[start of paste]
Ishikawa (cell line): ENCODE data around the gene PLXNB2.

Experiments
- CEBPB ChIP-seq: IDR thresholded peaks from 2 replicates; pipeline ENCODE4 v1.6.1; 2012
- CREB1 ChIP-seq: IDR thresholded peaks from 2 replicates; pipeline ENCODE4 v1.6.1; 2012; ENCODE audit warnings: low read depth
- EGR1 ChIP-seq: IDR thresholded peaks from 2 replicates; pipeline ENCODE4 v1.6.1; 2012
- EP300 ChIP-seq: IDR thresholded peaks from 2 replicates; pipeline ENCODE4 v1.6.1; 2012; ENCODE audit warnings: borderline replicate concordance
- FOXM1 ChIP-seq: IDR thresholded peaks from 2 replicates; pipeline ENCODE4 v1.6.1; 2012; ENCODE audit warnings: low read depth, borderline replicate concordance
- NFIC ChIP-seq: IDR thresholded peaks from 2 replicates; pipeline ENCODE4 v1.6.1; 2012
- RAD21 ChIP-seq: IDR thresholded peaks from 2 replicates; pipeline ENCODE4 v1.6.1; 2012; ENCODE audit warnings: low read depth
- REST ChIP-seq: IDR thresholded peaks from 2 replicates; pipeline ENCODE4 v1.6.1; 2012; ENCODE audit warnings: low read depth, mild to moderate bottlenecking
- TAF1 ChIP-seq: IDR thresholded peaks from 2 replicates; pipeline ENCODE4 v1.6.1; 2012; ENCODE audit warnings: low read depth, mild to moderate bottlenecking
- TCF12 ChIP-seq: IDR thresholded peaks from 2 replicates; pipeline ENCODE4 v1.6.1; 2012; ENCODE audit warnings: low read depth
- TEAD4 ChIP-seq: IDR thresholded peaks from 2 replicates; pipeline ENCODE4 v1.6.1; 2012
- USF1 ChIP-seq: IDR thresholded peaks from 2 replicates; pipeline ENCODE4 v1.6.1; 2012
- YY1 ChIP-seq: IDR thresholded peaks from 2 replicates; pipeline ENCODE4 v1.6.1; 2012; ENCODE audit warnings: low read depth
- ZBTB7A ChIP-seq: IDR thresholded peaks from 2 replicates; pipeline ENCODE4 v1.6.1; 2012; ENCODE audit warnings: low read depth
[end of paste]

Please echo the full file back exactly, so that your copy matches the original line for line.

Ishikawa (cell line): ENCODE data around the gene PLXNB2.

Experiments
- CEBPB ChIP-seq: IDR thresholded peaks from 2 replicates; pipeline ENCODE4 v1.6.1; 2012
- CREB1 ChIP-seq: IDR thresholded peaks from 2 replicates; pipeline ENCODE4 v1.6.1; 2012; ENCODE audit warnings: low read depth
- EGR1 ChIP-seq: IDR thresholded peaks from 2 replicates; pipeline ENCODE4 v1.6.1; 2012
- EP300 ChIP-seq: IDR thresholded peaks from 2 replicates; pipeline ENCODE4 v1.6.1; 2012; ENCODE audit warnings: borderline replicate concordance
- FOXM1 ChIP-seq: IDR thresholded peaks from 2 replicates; pipeline ENCODE4 v1.6.1; 2012; ENCODE audit warnings: low read depth, borderline replicate concordance
- NFIC ChIP-seq: IDR thresholded peaks from 2 replicates; pipeline ENCODE4 v1.6.1; 2012
- RAD21 ChIP-seq: IDR thresholded peaks from 2 replicates; pipeline ENCODE4 v1.6.1; 2012; ENCODE audit warnings: low read depth
- REST ChIP-seq: IDR thresholded peaks from 2 replicates; pipeline ENCODE4 v1.6.1; 2012; ENCODE audit warnings: low read depth, mild to moderate bottlenecking
- TAF1 ChIP-seq: IDR thresholded peaks from 2 replicates; pipeline ENCODE4 v1.6.1; 2012; ENCODE audit warnings: low read depth, mild to moderate bottlenecking
- TCF12 ChIP-seq: IDR thresholded peaks from 2 replicates; pipeline ENCODE4 v1.6.1; 2012; ENCODE audit warnings: low read depth
- TEAD4 ChIP-seq: IDR thresholded peaks from 2 replicates; pipeline ENCODE4 v1.6.1; 2012
- USF1 ChIP-seq: IDR thresholded peaks from 2 replicates; pipeline ENCODE4 v1.6.1; 2012
- YY1 ChIP-seq: IDR thresholded peaks from 2 replicates; pipeline ENCODE4 v1.6.1; 2012; ENCODE audit warnings: low read depth
- ZBTB7A ChIP-seq: IDR thresholded peaks from 2 replicates; pipeline ENCODE4 v1.6.1; 2012; ENCODE audit warnings: low read depth